VAZQUEZ: These people need the death sentence. And somebody needs to crack and come forward. OK? Somebody needs to come forward, because somebody knows what happened there that night.

When I spoke to his friends, the house he was at before he went to pick up Lisa from work where he had been playing his X-box Live, he told them, "I`m going to pick Lisa up from work. We`re going back to the house. We have people coming over. We`re going to shoot some pool." OK?

VELEZ-MITCHELL: Now let me ask you about this. I want to ask you about this. Police visited the home twice after you called 911. And they walked around the house, and they said that essentially nothing seemed suspicious.

I think we can play a little bit of the 911 call here. Let`s listen to that.


DETECTIVE CATHY STOOKSBURY, LUCAS COUNTY SHERIFF`S OFFICE: The family members that were concerned because they couldn`t get hold of John. Looked through windows that we could see through, our officers could see through. Didn`t see anything amiss.


VELEZ-MITCHELL: OK. So the officers went to the house. That`s a spokesperson. They looked around the house. They didn`t see anything amiss, so they didn`t go into the house. Then your husband or Johnny`s father gets to the house. He props himself on somebody`s shoulders, and he sees in a window. And he sees...

VAZQUEZ: No, that`s wrong.

VELEZ-MITCHELL: OK. Correct me. Tell me.

VAZQUEZ: OK, I will correct you. From the time I got the call from the girl that another girl called her that said she had spoke to Johnny at 11, and she heard the struggle, the one that did not call the police for two hours, then decided to contact a friend to contact me and say she felt something was terribly wrong, that she had gone by the house several times within that two-hour time frame and seen the house was ransacked, I called the police from my house. I send my husband out there.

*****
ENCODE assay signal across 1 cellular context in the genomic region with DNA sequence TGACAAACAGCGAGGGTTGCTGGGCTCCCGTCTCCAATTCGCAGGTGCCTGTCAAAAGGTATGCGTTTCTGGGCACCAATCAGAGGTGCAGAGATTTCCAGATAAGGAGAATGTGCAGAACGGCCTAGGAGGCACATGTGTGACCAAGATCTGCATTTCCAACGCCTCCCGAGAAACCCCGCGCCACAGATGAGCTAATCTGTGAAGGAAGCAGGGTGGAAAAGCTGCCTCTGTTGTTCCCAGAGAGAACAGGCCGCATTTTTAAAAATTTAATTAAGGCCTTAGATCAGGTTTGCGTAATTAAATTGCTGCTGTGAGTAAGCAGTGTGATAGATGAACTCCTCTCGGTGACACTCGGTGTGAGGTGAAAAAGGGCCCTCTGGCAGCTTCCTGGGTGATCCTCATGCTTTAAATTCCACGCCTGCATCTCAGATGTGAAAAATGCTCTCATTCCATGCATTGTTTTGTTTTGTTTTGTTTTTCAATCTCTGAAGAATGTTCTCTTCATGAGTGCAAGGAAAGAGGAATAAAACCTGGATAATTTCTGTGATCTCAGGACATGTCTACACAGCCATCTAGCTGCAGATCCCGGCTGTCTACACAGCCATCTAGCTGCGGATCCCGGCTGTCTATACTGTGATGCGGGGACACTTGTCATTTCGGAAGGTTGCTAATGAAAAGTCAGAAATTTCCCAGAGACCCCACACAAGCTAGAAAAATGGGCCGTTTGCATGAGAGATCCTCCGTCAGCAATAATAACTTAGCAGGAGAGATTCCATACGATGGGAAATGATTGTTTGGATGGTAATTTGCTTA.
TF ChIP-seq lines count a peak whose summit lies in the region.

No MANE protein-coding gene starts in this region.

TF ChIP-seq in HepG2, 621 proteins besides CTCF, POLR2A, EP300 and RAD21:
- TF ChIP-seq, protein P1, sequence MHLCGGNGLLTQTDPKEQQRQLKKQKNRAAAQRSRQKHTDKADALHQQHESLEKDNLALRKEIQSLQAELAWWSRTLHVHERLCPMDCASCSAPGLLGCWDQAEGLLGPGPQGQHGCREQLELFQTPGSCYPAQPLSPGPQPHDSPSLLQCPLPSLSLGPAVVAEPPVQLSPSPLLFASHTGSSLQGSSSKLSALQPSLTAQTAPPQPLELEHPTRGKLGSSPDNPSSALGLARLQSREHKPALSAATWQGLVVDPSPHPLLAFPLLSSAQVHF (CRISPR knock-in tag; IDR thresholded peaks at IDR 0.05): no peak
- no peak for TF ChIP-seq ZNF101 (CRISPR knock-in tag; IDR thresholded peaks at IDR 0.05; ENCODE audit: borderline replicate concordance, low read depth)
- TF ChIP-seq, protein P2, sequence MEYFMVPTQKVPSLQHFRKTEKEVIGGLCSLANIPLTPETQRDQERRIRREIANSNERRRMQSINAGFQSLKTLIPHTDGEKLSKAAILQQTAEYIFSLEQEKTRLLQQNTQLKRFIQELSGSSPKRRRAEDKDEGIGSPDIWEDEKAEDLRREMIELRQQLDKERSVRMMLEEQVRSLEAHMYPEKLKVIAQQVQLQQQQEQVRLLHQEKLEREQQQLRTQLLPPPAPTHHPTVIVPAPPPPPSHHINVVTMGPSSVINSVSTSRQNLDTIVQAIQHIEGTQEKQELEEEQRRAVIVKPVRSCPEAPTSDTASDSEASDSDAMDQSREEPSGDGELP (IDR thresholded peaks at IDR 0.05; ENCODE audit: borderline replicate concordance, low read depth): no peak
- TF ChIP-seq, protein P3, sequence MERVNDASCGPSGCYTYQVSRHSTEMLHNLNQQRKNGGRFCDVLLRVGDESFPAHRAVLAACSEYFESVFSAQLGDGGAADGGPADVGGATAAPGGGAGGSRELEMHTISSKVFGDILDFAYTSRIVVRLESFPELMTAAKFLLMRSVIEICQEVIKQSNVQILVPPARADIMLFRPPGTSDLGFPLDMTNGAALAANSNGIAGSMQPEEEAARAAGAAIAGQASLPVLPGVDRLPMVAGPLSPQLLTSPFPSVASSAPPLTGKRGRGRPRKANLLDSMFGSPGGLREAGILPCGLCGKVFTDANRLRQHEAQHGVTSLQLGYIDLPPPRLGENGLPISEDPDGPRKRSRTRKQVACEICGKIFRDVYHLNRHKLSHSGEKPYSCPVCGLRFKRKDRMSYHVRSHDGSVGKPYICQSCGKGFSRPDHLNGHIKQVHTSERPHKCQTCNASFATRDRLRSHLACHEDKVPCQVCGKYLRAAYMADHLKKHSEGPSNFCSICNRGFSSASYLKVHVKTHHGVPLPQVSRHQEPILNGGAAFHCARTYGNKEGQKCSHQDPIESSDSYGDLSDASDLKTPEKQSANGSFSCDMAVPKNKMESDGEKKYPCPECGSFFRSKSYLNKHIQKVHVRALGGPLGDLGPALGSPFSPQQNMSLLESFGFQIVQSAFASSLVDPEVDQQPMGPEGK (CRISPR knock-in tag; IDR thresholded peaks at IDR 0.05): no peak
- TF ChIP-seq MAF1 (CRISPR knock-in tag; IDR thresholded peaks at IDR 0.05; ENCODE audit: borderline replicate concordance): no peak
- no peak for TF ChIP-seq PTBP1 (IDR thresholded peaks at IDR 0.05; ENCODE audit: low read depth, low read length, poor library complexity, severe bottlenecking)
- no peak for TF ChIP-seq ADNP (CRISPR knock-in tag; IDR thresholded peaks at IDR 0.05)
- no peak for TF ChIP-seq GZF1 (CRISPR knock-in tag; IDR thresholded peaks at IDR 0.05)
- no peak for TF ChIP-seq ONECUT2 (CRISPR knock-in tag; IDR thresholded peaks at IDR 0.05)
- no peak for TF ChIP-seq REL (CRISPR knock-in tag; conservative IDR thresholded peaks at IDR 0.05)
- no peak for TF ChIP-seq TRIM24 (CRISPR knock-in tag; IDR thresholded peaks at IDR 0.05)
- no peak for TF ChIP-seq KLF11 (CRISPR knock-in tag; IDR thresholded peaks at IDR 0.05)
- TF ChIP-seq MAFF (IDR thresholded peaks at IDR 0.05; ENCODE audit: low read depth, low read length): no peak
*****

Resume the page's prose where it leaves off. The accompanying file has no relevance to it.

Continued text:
The girl met us out there with the police. The first set of police cars go out there, four of them. They investigate for five minutes, and they leave.

When I get out there, I called the police a second time. I was at the residence. I begged them to go in the house. I said, "Something is terribly wrong. Lisa`s car is in the garage. There`s -- all the vehicles are in the driveway and the garage. My son`s not answering the phone. He`s a mama`s boy. He would answer the phone to me at any time of the day or night, whenever I would call him."

The girl told the police that she heard the struggle at 11 at night. I asked the police, why would she wait two hours to call me to have somebody call me to say something was wrong and that she had gone out there a couple times? OK? She knew the cabinets were open. She said something was wrong, that she felt something bad had happened to Johnny. Why did she wait two hours?

VELEZ-MITCHELL: Do you feel that she`s in the house? Because if the cops couldn`t see that the cabinets were open from the outside...

VAZQUEZ: Yes, yes, yes, yes.

VELEZ-MITCHELL: ... that would -- that would imply that she had been in the house.

VAZQUEZ: Yes. Exactly.

VELEZ-MITCHELL: All right. Well, on the other side of this, we`re going to ask what police are telling you about what happened.

VAZQUEZ: Well, let me finish this.


VAZQUEZ: When the police were out there the second time, the girl gives the police the same statement. I`m begging for them to break in the house, because I know something has gone terribly wrong. No kids are answering the phones; the house phone is not being picked up. The dog`s in the house. The cars are all in the garage.

They said these kids are old enough. There`s no probable cause. I believe there`s probable cause from the girl`s statement saying that she talked to them at 11, and she heard the struggle in the background.

VELEZ-MITCHELL: So you feel that the police should have gone in sooner?

VAZQUEZ: Yes. I do. Yes, I do. The first time I made the call, I believe the police should have gone in. At least the second time when I was there.

I know I`m working with law enforcement. I know this case is, you know, going to be solved. She`s murders are going to be caught. But it`s just too bad that it didn`t happen fast enough. OK?

Now I`m haunted with the memory, what if my son was still alive? What if these criminals were in the house at the second time when we were out there or the first time when the police were there, and nothing was done then?

My husband -- the third time, the third 911 call I made is when the police left the second time, I told my husband, now we`re going to wait till the police are gone, and you`re going back through this house...